Dr. Stephen Gill has authored more than twenty books, including collections of poems, literary criticism and fiction. His poetry and prose have appeared in more than three hundred publications. He has written book reviews, research papers, and articles on world peace. The main body of his works is in English. Once in a while, he writes poetry in Urdu, Hindi and Punjabi. He has translated poems of others into Urdu, Hindi and Punjabi languages and vice versa. Global peace and social concerns are the main areas of his interest. In addition to poetry, he writes and lectures about the rights of minorities in the region of India and Pakistan.
His recognitions include two honorary doctorates. He is going to receive his third honor of a doctorate in the fall of this year by the Ansted University. His additional honors include, Laureate Man of Letters from United Poets Laureate International; Sahir Award of Honor from Sahir Cultural Society, Punjab, India; Poet of Peace Award from Pakistan Association of Ottawa (Canada); a plaque from The World Council of Asian Churches (Canada); and Pegasus International Poetry for Peace Award from Poetry in the Arts, Inc. (Texas). Above all, he is a nominee for Noble Prize in literature. His poems have been translated and published in several languages.
Dr. Gill said he does not write for awards and recognitions. He uses his pen for sharing. He writes about human rights to make the world aware of those issues to make the world a better place to live. He feels rewarded when he is able to do his task. He finds writing a most difficult job. Writing is like a mother who gives birth to a child. It is a painful process but also there is joy in giving birth to a soul. It is the same with a poet. To bring out something that is within is not that easy, he says.
Dr. Stephen Gill is former president of Vesta Publications Ltd.; the Canadian Authors Association (Cornwall, Ont. Branch); a national vice-president of the World Federalist of Canada; the Multicultural Council of Stormont and Dundas; and chief delegate to represent the World University for Canada.
At present, he is a vice-president of the Christian Cultural Association of South Asians and an honorary member of the Ansted University Board of Advisory Council. He is honorary editor and advisor to literary publications. He is a member of the PEN international; The Writer's Union of Canada; Amnesty International, and Associated Church Press. Stephen Gill was born in Sialkot, Pakistan, where he passed the early years of his life. He lived in Ethiopia and England for a while before setting in Canada about forty years ago. Books, a literary publication, write that "Stephen Gill expresses his thoughts and hopes for a peaceful and beautiful world," and the Expositor, a daily Canadian newspaper, says, "Stephen Gill builds bridges with his Books."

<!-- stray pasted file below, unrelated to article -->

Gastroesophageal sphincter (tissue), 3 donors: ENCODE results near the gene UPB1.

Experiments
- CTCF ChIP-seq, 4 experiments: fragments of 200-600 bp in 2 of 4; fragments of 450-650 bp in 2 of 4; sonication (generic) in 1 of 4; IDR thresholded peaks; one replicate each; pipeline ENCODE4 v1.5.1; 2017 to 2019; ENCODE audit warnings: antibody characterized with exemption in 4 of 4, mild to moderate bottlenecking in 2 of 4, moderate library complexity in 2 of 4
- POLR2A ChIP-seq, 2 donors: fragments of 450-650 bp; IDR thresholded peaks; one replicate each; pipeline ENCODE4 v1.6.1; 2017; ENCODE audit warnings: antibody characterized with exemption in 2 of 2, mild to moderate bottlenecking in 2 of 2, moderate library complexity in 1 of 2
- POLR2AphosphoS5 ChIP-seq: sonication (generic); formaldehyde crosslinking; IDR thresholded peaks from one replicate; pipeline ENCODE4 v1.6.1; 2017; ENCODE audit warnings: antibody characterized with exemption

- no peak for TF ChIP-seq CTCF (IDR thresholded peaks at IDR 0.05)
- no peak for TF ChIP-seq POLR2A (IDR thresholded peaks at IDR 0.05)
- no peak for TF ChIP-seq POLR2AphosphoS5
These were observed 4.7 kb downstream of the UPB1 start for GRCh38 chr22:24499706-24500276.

Management of Pakistan Christian Post passed a delightful evening with Dr. Stephen Gill during his visit to New York in July of 2002. Pakistan Christian Post can trace a long record of the achievements of Dr. Stephen Gill in the fields of arts, culture and philosophy. We just summarized some of them above. Here is a glimpse of our talk:
PCP: You are living in Canada for decades. How do you feel about the people of South Asia?
Dr. Gill: I live in the West but I am always concerned about my community in the country of my
birth. I am concerned about the minorities living in South Asia, whether they are Muslims and Buddhists in India, Christians and Hindus living in Bangladesh, Christians and Hindus living in Pakistan. Before the partition, South Asia was a better continent of love, peace and harmony. I believe that All India Christian association did not act very carefully before and after the partition. Our leaders with All India Christian Association did not seek guarantees about the future of minorities. I have been always concerned about the Muslims left behind in India during the partition in 1947. I had been always worried about the Muslims living in East Pakistan, about their basic human rights in Pakistan federation. I have written a book, titled Discovery of Bangladesh about the Bengalee Muslims living in the East wing of Pakistan.
PCP: Your political concept is very strong. Why do you adopt poetry as a media to express your message of peace?
Dr. Gill: I believe that poetry is best media to convey my message to all the communities living in different countries. Poetry is vision. It is the language of soul. The language of soul is incredibly strong and effective to reach other souls. I believe that love and peace walk side by side. I believe that where there is no love, there is no peace. And where there is no peace, there is no progress, there is no prosperity, and there is no meaning in living. I believe that peace is the heart of the body and if the heart stops, life stops. I believe that peace is a liberator, a healer. If there is any true religion that is the religion of peace; if there is any true language that is the language of peace; if there is any true culture that is the culture of peace.